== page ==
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Stevens v. Frick

decided: February 1, 1967.


Lumbard, Chief Judge and Hays and Feinberg, Circuit Judges.

Author: Hays

HAYS, Circuit Judge.

Plaintiff, Sylvester K. Stevens, appeals from an order of the United States District Court for the Southern District of New York denying his motion for a preliminary injunction and granting the motion of defendant, Helen Clay Frick, to dismiss his complaint in an action to enjoin defendant Frick from prosecuting further a suit which she brought against plaintiff in the Court of Common Pleas of Cumberland County, Pennsylvania. The opinion of the district court is reported at 259 F. Supp. 654 (1966). We find that issuance of the injunction is precluded by the federal anti-injunction statute, 28 U.S.C. § 2283, and therefore affirm the order of the district court.

There is no dispute as to the facts. In December 1964, Stevens, a historian and author, published a 400-page one volume general history of Pennsylvania entitled Pennsylvania: Birthplace of a Nation. Miss Frick apparently received a copy of the book as a 1964 Christmas gift. There were three references in the book to her deceased father, Pennsylvania industrial magnate Henry Clay Frick, which Miss Frick believed were inaccurate and portrayed him unfairly. She wrote Stevens a letter of complaint. Later she commenced a suit in equity in the Court of Common Pleas of Cumberland County, Pennsylvania, alleging that the book contained false and defamatory statements about her father and seeking an injunction prohibiting Stevens from distributing or permitting others to distribute the book.*fn1

Stevens answered the complaint on the merits and later moved to dismiss the Pennsylvania action on the ground that the injunction sought by Miss Frick would violate "the 1st and the 14th Amendments of the Federal Constitution * * * in that it violates the freedom of the press which is applicable to the State through the 14th Amendment and the cases thereto." The Pennsylvania court reserved decision on all substantive issues in the case, including this constitutional question*fn2 and its decision is still pending.*fn3 Stevens brought this action in the United States District Court for the Southern District of New York praying the Miss Frick be enjoined from prosecuting her Pennsylvania suit. He contends that the mere pendency of the Pennsylvania suit infringes his constitutional rights and obstructs distribution of his book. Plaintiff bases his claim to federal jurisdiction on 28 U.S.C. § 1343(3), (4),*fn4 conferring jurisdiction on the federal courts to hear actions brought under the Civil Rights Act of 1871, 42 U.S.C. § 1983, and on 28 U.S.C. § 1331,*fn5 defining the federal question jurisdiction of the federal courts.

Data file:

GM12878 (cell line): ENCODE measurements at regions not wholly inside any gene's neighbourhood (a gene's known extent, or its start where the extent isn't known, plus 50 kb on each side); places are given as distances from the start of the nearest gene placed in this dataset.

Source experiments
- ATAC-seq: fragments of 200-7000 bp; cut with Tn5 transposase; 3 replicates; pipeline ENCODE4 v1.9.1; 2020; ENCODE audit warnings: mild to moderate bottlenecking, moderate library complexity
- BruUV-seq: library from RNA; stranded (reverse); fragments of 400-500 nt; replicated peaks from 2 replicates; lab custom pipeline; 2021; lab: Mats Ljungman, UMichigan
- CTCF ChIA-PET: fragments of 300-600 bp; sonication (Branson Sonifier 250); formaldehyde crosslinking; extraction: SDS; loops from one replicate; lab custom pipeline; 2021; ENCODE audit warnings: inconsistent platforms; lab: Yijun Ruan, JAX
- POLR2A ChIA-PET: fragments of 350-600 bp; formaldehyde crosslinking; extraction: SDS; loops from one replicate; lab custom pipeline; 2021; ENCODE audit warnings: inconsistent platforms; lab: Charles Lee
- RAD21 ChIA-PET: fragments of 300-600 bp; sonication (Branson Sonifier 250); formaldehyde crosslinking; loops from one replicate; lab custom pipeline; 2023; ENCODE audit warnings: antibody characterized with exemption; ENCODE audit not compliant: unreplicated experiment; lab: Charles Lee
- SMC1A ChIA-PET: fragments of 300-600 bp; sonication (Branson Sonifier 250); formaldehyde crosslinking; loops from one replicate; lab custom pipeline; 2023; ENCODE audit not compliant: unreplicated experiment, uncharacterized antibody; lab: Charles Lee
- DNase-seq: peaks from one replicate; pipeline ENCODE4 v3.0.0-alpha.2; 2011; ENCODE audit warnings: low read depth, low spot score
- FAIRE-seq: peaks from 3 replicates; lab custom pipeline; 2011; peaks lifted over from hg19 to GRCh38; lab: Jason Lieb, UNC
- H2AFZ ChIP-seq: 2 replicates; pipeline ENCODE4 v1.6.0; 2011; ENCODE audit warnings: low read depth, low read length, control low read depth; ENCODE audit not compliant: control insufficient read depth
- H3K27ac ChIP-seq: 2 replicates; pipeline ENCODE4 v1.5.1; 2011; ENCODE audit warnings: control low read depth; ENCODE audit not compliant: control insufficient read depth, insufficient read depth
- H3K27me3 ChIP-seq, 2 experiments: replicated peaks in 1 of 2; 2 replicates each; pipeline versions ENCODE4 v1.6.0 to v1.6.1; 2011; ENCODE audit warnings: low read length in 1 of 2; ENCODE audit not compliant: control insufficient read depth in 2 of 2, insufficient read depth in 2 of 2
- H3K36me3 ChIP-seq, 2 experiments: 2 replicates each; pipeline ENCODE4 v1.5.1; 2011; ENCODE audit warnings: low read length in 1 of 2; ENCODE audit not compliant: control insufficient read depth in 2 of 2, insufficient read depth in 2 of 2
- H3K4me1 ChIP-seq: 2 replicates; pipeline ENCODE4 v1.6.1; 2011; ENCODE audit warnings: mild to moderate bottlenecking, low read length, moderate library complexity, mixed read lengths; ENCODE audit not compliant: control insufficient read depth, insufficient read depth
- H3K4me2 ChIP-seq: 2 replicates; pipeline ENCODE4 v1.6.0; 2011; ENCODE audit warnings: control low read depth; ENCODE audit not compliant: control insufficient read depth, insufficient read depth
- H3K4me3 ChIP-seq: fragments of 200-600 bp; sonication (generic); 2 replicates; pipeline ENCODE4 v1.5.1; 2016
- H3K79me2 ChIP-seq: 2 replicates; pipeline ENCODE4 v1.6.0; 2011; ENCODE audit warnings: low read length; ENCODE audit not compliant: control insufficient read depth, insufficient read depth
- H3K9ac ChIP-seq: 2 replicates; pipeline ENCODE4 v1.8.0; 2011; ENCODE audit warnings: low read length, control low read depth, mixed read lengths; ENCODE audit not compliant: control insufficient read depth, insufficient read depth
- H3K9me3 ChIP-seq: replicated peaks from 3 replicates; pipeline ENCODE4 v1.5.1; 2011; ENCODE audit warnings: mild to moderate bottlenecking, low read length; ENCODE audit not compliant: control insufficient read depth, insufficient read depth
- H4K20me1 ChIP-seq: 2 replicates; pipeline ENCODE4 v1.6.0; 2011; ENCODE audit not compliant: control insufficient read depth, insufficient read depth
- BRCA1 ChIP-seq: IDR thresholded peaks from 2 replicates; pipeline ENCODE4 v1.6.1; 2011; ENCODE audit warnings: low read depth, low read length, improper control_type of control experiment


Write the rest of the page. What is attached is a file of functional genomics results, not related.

The power of the federal courts to issue the injunction that Stevens seeks is narrowly limited by 28 U.S.C. § 2283 which provides:

"A court of the United States may not grant an injunction to stay proceedings in a State court except as expressly authorized by Act of Congress, or where necessary in aid of its jurisdiction, or to protect or effectuate its judgments."

Two principal grounds are advanced to support Stevens' contention that the statute is not a bar to the relief he seeks. It is argued first that Congressional authorization for the issuance of an injunction may be found in the Civil Rights Act of 1871, affording an injured party redress against any person who, "under color of any statute, ordinance, regulation, custom, or usage, of any State," has deprived him of his civil rights. 42 U.S.C. § 1983; see 28 U.S.C. § 1343(3). Secondly Stevens argues that Section 2283 establishes only a rule of comity and judicial discretion which must yield when necessary to preserve important constitutional rights.